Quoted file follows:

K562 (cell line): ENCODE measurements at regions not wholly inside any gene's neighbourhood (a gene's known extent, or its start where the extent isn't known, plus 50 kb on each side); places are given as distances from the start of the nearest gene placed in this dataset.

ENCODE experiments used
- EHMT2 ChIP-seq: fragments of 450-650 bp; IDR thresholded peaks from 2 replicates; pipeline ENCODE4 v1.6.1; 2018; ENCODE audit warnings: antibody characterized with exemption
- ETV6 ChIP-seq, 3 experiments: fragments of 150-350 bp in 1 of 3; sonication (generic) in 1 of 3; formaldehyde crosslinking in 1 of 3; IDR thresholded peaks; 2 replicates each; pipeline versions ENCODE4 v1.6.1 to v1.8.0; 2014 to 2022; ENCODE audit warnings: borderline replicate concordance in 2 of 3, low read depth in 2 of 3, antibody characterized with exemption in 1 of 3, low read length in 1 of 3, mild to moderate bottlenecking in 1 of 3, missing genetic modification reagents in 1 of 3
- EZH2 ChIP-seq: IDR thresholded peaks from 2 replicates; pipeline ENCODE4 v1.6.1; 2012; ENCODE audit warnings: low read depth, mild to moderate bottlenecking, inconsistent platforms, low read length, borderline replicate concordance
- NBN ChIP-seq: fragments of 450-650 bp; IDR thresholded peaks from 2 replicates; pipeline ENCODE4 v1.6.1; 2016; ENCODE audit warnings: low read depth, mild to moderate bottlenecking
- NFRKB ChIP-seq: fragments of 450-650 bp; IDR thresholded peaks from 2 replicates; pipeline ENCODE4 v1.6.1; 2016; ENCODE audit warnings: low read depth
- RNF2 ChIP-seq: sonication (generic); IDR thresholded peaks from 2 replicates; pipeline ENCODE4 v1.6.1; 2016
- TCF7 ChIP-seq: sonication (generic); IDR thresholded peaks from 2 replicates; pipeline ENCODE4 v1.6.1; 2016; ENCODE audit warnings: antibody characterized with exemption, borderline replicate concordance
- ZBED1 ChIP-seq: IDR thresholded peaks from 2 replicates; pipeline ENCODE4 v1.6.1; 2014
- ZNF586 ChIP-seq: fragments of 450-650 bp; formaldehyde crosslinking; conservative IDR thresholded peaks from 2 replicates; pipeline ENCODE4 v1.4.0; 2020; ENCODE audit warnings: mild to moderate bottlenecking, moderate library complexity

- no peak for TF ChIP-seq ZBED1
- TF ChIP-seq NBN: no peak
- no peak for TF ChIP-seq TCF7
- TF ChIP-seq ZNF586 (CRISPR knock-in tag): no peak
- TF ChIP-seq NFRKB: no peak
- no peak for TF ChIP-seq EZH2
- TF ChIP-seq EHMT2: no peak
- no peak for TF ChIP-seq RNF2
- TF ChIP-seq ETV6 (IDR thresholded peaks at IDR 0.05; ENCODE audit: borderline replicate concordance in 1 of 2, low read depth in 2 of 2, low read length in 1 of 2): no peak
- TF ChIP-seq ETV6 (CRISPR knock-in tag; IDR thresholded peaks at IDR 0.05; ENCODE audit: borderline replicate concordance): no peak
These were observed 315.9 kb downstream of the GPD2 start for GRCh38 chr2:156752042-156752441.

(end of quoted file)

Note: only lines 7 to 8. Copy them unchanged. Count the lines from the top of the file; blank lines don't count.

- NFRKB ChIP-seq: fragments of 450-650 bp; IDR thresholded peaks from 2 replicates; pipeline ENCODE4 v1.6.1; 2016; ENCODE audit warnings: low read depth
- RNF2 ChIP-seq: sonication (generic); IDR thresholded peaks from 2 replicates; pipeline ENCODE4 v1.6.1; 2016